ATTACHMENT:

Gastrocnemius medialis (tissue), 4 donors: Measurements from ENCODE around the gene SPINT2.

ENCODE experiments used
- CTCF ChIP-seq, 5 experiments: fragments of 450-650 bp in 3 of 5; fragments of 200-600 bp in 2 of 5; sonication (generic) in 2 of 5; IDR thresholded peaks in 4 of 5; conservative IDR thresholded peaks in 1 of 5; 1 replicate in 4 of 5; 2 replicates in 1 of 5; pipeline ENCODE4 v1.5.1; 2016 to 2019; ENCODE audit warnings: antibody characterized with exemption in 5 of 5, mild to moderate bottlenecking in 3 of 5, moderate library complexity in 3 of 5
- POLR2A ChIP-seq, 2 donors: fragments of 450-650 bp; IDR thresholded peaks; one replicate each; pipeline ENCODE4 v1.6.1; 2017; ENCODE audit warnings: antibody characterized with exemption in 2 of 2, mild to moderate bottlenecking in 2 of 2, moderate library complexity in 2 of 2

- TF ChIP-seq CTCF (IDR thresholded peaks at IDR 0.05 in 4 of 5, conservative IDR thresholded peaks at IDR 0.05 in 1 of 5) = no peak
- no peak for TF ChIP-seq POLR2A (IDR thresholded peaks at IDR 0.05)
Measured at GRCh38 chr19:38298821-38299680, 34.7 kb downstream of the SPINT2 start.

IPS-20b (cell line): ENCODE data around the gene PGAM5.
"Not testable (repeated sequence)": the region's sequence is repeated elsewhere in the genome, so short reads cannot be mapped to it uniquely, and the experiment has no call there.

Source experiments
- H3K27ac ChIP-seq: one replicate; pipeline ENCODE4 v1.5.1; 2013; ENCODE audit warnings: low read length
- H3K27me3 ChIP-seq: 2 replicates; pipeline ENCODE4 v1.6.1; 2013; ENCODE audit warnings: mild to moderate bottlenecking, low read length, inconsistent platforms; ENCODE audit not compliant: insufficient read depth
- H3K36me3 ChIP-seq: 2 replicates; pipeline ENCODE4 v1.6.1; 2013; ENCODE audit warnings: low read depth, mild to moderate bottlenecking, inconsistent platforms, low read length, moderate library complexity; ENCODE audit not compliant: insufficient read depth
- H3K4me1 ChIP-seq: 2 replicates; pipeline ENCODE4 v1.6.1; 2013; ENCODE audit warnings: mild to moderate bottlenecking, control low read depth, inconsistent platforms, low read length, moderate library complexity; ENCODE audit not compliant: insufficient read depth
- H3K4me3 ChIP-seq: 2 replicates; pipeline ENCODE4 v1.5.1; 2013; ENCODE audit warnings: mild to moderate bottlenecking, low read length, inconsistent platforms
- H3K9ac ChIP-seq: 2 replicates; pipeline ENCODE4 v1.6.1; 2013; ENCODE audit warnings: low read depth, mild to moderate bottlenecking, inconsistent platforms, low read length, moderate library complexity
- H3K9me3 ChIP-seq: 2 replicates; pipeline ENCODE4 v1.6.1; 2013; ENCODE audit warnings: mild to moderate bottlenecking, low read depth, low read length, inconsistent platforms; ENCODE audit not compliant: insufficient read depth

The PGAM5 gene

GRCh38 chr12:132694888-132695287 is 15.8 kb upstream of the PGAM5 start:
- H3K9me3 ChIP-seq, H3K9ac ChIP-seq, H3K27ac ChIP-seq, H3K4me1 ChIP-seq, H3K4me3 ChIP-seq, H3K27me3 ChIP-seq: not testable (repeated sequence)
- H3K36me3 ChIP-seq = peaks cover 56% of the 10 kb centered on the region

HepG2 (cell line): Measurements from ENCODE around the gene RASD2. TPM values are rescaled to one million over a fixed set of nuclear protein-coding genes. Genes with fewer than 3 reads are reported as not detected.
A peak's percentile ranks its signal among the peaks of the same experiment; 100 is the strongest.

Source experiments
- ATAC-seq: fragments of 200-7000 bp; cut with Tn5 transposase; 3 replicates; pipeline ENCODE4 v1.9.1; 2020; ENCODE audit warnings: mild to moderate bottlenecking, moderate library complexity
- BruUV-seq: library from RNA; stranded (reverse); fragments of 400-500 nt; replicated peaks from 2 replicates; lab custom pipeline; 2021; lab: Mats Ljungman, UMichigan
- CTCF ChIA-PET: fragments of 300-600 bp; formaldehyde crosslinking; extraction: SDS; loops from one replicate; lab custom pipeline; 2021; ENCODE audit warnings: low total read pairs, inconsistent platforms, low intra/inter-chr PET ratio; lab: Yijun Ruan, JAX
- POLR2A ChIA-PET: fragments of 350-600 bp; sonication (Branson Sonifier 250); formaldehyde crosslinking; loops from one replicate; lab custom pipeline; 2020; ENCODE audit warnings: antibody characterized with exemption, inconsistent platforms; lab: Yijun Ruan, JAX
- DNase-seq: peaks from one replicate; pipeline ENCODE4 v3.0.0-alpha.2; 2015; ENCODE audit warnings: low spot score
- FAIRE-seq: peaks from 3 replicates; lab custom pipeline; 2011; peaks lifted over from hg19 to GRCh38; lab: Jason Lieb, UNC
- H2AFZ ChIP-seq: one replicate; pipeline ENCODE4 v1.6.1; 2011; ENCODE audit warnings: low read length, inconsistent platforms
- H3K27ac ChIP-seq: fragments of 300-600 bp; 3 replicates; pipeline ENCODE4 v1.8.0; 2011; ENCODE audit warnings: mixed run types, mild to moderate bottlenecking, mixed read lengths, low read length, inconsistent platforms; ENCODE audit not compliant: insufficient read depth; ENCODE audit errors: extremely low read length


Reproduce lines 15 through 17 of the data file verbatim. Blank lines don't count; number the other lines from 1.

- H3K4me3 ChIP-seq: 2 replicates; pipeline ENCODE4 v1.5.1; 2013; ENCODE audit warnings: mild to moderate bottlenecking, low read length, inconsistent platforms
- H3K9ac ChIP-seq: 2 replicates; pipeline ENCODE4 v1.6.1; 2013; ENCODE audit warnings: low read depth, mild to moderate bottlenecking, inconsistent platforms, low read length, moderate library complexity
- H3K9me3 ChIP-seq: 2 replicates; pipeline ENCODE4 v1.6.1; 2013; ENCODE audit warnings: mild to moderate bottlenecking, low read depth, low read length, inconsistent platforms; ENCODE audit not compliant: insufficient read depth